With digitization, the possibilities for future use are nearly limitless, said Susan Feller, president of the Association of Tribal Archives, Libraries and Museums, an international nonprofit overseeing the new Duke grant.

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“These recordings sat on a shelf and weren’t accessible, even to the tribes,” said Feller, who is a Choctaw and lives in Oklahoma. “People are hearing the voices of their ancestors for the first time. They learn new words in their language. So it helps them to advance their tribal language programs since many of the recordings are in the original language. It helps them develop more of their tribal history.”

Duke’s original program ended in 1972 with an estimated 6,500 oral interviews from 150 Indigenous cultures. Some state university systems were more adept than others at using what they had accumulated. The 1971 book To Be an Indian grew out of oral interviews conducted by Duke Fellow researchers at the University of South Dakota and was used as a textbook in the Native American degree programs.

Elsewhere, however, recordings languished in boxes, on deteriorating tapes, sometimes without transcripts. Other institutions that own collections include the University of Arizona, the University of Florida, the University of Illinois, and the University of Utah. The University of California, Los Angeles also received one of the early scholarships in the first year of the Duke program.

Since the interviews were conducted by dozens of different people at multiple universities in the pre-digital age, the project never had a common index or bibliography either. This has made it difficult to assess the scope of a vast program that captured Native American life at a pivotal moment in American history.

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Duke had wide-ranging interests and was acquainted with the power of recorded personal history, as revealed in her biography and an account of her oral history project written by anthropologist Dianna Repp. During World War II, the heiress worked for the US Secret Service in Italy and Cairo, where she recorded conversations with wounded US soldiers to share with their families. Twenty years later, one of Duke’s wartime friends with connections at the University of Illinois told her how Indigenous languages ​​and other cultural knowledge were endangered when Native American elders died, Repp wrote. It may have been as important an influence on Duke’s initial donation as her friendship with Brando.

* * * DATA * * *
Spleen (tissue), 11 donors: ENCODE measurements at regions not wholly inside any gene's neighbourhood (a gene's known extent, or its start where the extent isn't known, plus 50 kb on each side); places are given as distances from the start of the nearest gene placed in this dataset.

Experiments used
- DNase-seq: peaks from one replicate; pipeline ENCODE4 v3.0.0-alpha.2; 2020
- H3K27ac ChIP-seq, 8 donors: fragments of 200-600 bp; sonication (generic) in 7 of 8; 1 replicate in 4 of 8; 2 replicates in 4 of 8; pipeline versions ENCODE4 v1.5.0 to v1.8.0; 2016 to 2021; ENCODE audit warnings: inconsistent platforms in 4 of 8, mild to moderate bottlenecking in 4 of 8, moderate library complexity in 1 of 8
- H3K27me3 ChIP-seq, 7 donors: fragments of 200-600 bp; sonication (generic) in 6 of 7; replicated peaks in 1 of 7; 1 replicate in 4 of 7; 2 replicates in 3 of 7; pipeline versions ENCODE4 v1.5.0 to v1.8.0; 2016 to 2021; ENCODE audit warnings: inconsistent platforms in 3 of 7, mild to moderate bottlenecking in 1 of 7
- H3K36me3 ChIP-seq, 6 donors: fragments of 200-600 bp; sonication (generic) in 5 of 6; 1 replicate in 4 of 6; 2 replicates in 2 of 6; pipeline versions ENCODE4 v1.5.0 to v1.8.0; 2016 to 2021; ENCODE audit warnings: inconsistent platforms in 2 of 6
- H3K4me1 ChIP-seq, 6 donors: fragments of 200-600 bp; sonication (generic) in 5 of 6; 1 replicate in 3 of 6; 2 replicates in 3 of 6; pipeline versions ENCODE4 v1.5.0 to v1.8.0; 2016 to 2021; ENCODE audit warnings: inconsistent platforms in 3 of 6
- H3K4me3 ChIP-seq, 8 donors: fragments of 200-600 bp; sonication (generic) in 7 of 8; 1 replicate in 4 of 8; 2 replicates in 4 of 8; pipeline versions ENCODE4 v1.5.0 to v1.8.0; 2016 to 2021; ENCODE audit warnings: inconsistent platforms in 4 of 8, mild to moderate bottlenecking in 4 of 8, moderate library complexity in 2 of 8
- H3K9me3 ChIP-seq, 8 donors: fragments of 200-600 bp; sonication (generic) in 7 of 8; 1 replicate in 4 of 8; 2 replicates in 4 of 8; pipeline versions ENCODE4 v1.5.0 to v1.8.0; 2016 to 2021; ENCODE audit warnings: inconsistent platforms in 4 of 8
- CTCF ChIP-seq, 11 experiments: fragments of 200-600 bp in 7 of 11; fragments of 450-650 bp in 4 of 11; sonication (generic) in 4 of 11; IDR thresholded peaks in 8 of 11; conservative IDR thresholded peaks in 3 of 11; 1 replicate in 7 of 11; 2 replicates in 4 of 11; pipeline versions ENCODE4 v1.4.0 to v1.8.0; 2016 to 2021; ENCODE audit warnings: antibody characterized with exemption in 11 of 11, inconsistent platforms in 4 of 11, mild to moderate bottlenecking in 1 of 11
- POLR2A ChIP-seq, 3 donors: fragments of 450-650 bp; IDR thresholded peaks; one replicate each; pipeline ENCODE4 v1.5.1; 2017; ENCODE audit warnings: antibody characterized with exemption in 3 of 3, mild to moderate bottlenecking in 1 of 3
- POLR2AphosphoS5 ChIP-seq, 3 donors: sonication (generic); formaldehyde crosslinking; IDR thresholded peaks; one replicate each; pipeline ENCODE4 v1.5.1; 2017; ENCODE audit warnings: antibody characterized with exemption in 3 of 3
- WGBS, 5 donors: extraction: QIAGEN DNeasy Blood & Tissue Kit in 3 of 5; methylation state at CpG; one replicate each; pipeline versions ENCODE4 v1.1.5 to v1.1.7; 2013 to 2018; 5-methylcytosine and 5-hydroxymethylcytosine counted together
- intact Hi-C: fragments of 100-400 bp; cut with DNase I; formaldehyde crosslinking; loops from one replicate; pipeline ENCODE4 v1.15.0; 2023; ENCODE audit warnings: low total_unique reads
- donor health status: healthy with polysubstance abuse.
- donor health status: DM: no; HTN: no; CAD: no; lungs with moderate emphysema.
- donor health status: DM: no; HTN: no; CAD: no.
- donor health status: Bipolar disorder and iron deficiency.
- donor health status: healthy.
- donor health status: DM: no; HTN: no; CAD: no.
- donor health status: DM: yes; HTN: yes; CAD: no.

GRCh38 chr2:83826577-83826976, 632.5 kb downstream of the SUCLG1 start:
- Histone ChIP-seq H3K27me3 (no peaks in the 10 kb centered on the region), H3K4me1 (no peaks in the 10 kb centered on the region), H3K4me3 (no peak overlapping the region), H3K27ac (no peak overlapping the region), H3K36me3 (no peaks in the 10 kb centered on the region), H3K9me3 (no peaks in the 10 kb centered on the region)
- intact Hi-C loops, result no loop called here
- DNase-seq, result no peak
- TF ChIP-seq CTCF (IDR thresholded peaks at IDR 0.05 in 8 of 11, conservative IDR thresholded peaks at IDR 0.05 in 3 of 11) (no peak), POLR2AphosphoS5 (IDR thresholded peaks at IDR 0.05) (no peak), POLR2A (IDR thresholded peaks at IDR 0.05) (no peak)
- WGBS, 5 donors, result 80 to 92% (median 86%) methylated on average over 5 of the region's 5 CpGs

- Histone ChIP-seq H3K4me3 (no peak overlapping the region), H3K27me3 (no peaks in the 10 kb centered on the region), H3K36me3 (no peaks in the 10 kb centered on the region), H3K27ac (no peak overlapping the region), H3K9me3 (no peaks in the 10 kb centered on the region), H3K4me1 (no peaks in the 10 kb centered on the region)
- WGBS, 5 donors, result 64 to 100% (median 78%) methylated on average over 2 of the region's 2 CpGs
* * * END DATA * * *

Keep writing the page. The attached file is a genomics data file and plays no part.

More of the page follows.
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“Doris Duke passed away 30 years ago, but we still want to be very aware and respectful and respect her wishes and the things she was interested in,” said Rumeli Banik, who oversees the program for the Doris Duke Charitable Foundation.

Among the so-called Dukies who collected oral history during the program’s early years was Susan Penfield, who in 1969 was a 22-year-old graduate student at the University of Arizona and lugged a tape recorder to her job interviews. At the time, she was fascinated with recording dying Native American languages ​​and decided to conduct oral interviews with the Mojave people living on the Colorado River Indian Tribes Reservation near Parker, Arizona.

Penfield thought it would be a relatively easy summer of anthropology fieldwork, but it influenced her decision to become a linguist. She kept returning to the community for 50 years.

“You could see it fading away,” Penfield said of the Mojave language. “When I first went there, you could hear people queuing at the market or at the post office, all speaking Mojave. I took a PhD student there in the 90s. He has never heard the language spoken.”

Ortega, the curator who heard her grandfather’s name mentioned in recordings, said she continues to be excited by the variety of topics people talked about in her Oklahoma interviews in the early days of the Duke program. It is just as appealing to hear the accents of that time, which remind you of the way your grandparents spoke.

“It really makes me think of my grandparents, the way they talk and even some of the terms they would use that you don’t hear that much anymore,” she said. “So I always enjoy hearing their voices just for that aspect. And other people have told me that too.”

This story was published on June 24, 2021 by Stateline, an initiative of The Pew Charitable Trusts. The original article can be found here.